Next month marks the 20th anniversary of Metallica's ... And Justice for All, which is perhaps one of the most important studio offerings of the band's illustrious career. Not only was it Metallica's first LP following the untimely passing of bassist Cliff Burton, it shot straight to #6 on the Billboard 200 and was certified platinum just nine weeks after it first hit stores.
The now-classic album signaled many other firsts for Metallica: It was the first record to feature new bassist Jason Newsted, it netted them their first Grammy nomination, and it featured the single "One," for which they shot their first-ever music video. Since its release, Justice has scanned more than 8 million copies in the U.S. alone, and it helped cement their status as a rock and roll force to be reckoned with.
In summation, it was a momentous release for Metallica, one that changed the entire trajectory of the band's career. Now, 20 years later, we've spoken to the group's members, asking them to think back to that time and reflect on the importance of what may be one of their most beloved efforts.
"Justice obviously was a huge record for us. ... We took the Ride the Lightning and Master of Puppets concept as far as we could take it," drummer Lars Ulrich reflected. "There was no place else to go with the progressive, nutty, sideways side of Metallica, and I'm so proud of the fact that, in some way, that album is kind of the epitome of that progressive side of us up through the '80s."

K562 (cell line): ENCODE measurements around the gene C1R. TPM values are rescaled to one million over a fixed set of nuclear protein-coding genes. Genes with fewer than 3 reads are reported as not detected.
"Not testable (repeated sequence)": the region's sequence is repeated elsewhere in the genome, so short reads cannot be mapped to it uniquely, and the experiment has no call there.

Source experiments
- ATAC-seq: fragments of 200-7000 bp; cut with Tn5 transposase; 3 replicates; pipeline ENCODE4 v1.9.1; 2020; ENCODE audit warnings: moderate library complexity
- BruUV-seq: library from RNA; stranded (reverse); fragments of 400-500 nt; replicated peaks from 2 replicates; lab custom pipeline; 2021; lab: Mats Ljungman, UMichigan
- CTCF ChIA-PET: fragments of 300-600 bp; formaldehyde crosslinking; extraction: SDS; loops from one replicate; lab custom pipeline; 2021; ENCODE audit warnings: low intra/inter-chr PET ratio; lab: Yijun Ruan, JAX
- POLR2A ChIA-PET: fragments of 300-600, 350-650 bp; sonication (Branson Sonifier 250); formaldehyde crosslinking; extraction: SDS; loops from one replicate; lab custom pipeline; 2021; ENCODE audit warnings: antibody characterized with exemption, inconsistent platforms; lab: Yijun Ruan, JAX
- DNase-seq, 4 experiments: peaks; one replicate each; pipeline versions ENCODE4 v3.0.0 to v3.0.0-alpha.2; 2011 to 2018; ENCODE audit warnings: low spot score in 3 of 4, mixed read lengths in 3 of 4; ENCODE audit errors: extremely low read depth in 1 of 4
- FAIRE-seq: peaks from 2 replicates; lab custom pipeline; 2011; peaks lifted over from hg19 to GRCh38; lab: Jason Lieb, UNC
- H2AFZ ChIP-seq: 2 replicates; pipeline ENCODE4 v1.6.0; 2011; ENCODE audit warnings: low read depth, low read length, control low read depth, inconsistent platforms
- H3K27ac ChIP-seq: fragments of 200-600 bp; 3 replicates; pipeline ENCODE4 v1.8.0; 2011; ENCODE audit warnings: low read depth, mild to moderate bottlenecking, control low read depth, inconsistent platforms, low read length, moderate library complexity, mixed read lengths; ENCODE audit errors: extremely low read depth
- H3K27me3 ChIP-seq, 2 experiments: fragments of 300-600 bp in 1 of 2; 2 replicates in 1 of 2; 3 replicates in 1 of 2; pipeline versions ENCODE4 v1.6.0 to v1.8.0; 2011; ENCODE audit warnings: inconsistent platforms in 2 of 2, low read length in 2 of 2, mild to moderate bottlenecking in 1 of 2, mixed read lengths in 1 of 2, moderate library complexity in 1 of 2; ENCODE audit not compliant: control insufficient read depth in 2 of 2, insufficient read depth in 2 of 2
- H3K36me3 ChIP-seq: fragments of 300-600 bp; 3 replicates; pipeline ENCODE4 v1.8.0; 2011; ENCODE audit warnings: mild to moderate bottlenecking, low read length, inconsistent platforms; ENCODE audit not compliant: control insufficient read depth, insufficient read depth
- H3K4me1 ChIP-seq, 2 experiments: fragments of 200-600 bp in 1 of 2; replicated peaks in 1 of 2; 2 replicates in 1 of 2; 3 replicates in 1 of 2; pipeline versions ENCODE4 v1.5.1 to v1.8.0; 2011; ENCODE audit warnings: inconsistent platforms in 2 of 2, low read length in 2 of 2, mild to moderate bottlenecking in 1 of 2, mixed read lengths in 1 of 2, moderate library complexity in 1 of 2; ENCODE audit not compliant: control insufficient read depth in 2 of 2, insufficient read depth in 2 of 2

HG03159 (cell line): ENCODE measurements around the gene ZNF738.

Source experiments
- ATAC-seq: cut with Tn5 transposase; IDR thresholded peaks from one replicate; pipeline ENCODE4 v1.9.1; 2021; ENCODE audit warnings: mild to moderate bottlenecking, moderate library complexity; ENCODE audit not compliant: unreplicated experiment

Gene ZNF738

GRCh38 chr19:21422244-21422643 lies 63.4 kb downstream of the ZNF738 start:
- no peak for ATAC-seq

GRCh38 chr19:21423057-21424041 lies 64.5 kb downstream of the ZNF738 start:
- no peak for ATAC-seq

Ulrich said that when he listens to the album now, he thinks it still holds up. He feels Justice was an album Metallica — who, starting October 20, will headline their first U.S. arena tour since 2004 — had to make, in order to progress as a band and mature.
"It's aged quite well," he said. "There's a certain kind of specific sound to that record, peculiar sound — whichever adverb you want to choose — that's given it a kind of life of its own and a little bit of a vibe all its own. There have been a lot of great musicians we admire who've come up and talked about what a great inspiration that album has been to them and to their sound. It's obviously awesome to be part of that. That album also sent us on this whole other merry way, because when we came back from touring on that record in 1989, we were like, 'We have nothing more to offer on this side of Metallica,' and that set us off on some other adventures. When I think of the nine records we've put out, it's impossible for me to think of the music without thinking of the experience. And when I think of the experience, I have warm and fuzzy feelings, but I also have questions. Obviously, Justice is well-revered, especially among a lot of our peers."
According to frontman James Hetfield, Justice provided a showcase for what Metallica were capable of — both as a band and as individual players.